"Your Excellency," he went on, with great calmness, "we look confidently for your voice and interest in this matter. You will have the goodness to introduce us into the presence of the Queen-Regent. You are at liberty to announce our intentions and prepare her Majesty for a visit!"

A quick light flashed over the indifferent and dogged countenance of Se?or Mu?oz. The hope of escape was written there as plainly as if printed in Roman characters across his brow. But for this also Rollo had made provision.

"Guard that inner door," he cried to El Sarria; and the giant moved swiftly to his post, motioning away the gentleman-in-waiting as one might displace a dog from a cushion. Then Rollo stepped briskly into the corridor, set his hand to his mouth and called a single word aloud.


And the girl stood before him almost ere his voice had ceased to echo along the corridors. Silent she waited his pleasure. For this time it was not Rollo, upon whose love for her the new sun had risen, who called her, but Colonel Rollo Blair, the chief of the expedition of which she was no insignificant part.

"You are armed?" he queried, as she followed him within the door and her quick eyes took in the scene.

The girl nodded a little resentfully. Surely it was a superfluous question. An Andalucian maiden, whose lover's life is in danger every hour, always goes armed. But of course it was Rollo's duty as an officer to make certain. All the same he might have known. She would.

"Then," said Rollo, firmly, "you will accompany this gentleman to the apartments of the Queen-Regent. You will permit him ten minutes' private conversation with her Majesty in your presence. You will then accompany him back. During his absence he is not to lay his hand upon any weapon, have any personal contact with the Queen, or open any drawer, cabinet, or case-of-arms. Also he is to return with you as soon as you inform him that the time allotted is at an end. Here is my watch!"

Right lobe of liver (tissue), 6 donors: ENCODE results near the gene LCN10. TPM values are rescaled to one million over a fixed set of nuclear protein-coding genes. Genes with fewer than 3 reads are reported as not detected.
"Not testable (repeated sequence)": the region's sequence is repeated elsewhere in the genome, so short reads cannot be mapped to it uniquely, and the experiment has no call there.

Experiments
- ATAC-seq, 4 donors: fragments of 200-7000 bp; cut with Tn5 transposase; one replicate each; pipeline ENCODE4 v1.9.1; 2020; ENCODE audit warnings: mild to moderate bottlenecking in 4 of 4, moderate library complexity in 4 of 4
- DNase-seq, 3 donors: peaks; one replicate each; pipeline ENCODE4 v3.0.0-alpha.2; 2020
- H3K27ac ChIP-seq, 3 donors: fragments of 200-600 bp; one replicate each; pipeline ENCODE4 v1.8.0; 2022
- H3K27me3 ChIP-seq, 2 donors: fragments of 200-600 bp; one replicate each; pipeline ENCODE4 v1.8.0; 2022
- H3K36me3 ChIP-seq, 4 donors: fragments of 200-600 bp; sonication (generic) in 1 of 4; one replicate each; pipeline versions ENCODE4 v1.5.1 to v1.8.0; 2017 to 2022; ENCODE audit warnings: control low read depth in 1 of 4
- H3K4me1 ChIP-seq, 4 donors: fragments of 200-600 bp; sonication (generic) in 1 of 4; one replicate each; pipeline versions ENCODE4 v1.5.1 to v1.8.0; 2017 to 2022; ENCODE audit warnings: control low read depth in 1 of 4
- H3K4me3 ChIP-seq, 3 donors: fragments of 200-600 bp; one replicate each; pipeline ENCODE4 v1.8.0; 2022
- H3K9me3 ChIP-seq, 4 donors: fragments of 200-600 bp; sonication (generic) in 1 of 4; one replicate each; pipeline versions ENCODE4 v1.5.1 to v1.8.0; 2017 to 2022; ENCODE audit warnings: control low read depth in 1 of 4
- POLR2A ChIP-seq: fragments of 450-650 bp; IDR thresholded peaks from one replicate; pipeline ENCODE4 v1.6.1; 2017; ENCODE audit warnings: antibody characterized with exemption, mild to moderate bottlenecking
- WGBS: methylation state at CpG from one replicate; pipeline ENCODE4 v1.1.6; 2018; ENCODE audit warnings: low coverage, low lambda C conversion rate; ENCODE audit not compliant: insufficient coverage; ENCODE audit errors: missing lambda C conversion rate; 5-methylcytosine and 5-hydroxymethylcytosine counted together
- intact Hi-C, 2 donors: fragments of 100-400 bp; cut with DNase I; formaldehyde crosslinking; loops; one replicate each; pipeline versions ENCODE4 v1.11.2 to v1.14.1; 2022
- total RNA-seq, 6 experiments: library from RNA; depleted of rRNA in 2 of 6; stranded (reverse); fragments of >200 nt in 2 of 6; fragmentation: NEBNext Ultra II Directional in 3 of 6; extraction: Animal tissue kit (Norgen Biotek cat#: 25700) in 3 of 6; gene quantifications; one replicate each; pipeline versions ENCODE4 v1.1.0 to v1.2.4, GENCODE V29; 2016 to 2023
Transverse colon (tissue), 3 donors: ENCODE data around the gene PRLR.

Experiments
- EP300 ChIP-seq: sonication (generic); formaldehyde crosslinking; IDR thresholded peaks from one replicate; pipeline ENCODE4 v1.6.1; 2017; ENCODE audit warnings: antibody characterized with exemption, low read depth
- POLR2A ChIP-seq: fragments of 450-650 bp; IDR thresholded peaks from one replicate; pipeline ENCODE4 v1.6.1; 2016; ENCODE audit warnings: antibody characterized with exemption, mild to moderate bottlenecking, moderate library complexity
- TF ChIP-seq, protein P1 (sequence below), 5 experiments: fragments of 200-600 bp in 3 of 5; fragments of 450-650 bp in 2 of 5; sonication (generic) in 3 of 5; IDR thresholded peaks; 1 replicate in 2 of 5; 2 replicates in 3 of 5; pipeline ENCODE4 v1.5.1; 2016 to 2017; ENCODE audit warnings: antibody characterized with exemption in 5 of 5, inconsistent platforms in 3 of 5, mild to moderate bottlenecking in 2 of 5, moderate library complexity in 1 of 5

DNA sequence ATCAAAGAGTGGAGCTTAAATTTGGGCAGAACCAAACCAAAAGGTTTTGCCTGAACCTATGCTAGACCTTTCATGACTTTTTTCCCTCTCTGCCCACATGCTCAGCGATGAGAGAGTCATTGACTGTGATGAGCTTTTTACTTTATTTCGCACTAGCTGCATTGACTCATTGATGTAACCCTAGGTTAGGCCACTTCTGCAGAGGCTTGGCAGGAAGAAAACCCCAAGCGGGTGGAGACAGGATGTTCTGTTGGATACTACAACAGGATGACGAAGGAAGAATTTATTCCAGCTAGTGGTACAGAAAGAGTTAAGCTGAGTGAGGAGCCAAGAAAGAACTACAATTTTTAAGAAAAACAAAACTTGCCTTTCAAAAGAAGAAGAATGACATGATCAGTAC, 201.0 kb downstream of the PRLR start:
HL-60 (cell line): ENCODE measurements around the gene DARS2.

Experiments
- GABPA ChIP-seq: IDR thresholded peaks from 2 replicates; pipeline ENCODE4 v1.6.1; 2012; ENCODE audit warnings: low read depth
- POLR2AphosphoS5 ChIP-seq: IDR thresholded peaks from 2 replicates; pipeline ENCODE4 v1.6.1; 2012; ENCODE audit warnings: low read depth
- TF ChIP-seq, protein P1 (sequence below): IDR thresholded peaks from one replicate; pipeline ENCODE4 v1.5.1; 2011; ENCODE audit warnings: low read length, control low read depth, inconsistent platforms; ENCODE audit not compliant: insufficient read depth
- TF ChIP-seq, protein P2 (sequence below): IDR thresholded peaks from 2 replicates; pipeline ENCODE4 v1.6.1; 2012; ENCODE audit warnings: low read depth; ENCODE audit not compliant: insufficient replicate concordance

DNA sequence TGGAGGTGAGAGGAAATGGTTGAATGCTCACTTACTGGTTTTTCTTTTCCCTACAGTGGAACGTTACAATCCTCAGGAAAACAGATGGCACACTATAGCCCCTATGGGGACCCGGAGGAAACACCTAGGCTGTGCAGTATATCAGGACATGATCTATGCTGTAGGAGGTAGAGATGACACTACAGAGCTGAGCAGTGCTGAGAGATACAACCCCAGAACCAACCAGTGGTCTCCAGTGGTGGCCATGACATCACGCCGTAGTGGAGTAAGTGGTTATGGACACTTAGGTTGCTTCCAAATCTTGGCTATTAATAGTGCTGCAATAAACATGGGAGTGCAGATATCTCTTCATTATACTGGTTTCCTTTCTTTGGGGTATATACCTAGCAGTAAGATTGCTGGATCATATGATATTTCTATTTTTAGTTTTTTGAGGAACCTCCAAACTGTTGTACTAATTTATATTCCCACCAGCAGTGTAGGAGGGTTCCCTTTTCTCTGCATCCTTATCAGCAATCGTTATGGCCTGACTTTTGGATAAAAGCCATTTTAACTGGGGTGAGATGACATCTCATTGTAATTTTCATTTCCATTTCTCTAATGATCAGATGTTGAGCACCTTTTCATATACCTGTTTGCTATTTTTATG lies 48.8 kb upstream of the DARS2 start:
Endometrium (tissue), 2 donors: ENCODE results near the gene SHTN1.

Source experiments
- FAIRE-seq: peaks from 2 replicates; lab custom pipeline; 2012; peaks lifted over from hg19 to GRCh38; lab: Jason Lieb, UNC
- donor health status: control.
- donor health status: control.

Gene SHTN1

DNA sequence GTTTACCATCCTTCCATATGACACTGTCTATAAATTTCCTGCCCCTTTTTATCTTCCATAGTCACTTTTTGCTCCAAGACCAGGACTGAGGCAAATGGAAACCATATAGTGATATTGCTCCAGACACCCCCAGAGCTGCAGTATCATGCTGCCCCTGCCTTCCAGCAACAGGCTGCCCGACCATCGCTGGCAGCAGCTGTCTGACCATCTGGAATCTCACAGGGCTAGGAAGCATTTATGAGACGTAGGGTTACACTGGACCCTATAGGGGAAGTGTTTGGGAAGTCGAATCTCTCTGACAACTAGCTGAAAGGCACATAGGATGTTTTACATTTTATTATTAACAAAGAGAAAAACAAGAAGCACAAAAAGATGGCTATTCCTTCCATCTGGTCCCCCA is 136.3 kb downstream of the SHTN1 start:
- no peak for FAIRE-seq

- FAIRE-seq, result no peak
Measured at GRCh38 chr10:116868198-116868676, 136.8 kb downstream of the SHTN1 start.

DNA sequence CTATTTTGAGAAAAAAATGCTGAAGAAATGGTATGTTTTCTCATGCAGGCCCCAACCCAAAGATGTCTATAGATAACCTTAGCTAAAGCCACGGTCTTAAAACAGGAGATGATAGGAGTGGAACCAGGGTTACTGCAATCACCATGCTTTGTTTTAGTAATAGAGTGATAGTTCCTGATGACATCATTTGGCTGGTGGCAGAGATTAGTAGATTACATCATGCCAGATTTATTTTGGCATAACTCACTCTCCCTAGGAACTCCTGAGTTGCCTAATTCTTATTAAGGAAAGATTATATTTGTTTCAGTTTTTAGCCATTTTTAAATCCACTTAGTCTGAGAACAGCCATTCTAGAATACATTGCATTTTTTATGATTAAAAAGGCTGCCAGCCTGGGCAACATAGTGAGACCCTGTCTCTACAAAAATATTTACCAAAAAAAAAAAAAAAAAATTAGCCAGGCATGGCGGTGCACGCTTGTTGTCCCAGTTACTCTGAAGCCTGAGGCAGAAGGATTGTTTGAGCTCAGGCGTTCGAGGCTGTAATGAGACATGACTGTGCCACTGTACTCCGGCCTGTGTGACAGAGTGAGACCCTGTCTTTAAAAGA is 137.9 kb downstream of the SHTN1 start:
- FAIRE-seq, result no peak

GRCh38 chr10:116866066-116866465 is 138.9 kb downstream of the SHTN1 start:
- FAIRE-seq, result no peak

"And if the Se?or should refuse to comply with any of these demands?" suggested Concha.

"He will not refuse," answered Rollo; "but if the thing should happen, why, you have full discretion! You understand?"

Concha nodded, and her lips, ordinarily so sweet and yielding, grew firm with determination. She understood. So also did Mu?oz.

"You do not need to say more," she said clearly; "I am an Andalucian."

Rollo turned to Mu?oz. Not being a Spaniard, he thought it necessary to make the matter yet more clear.

"You have heard," he said; "treachery will do you no good, and may indeed suddenly deprive her reigning Majesty of the inestimable consolations of your companionship. Be good enough to accompany this young lady, sir. In ten minutes I shall expect your return with a favourable answer. Permit them to pass, Don Ramon!"

But the consort of the Queen-Regent Maria Cristina fingered his chin uncertainly without moving, and Rollo's brow darkened ominously, while the Sergeant began to look hopeful. Neither were in the mood to put up calmly with any further refusal or hesitation.

"I am quite willing – nay, even anxious to oblige you," said Mu?oz; "I would gladly undertake the commission, but – but – !"

He stopped as if searching for words, still, however, rubbing his chin.

"But what?" thundered Rollo. The blood of all the Blairs was rising.

"Well, to put the matter plainly, I have never appeared before her Majesty in this condition before. You would not have me go as I am?"

"In what condition?" cried the Scot in great astonishment.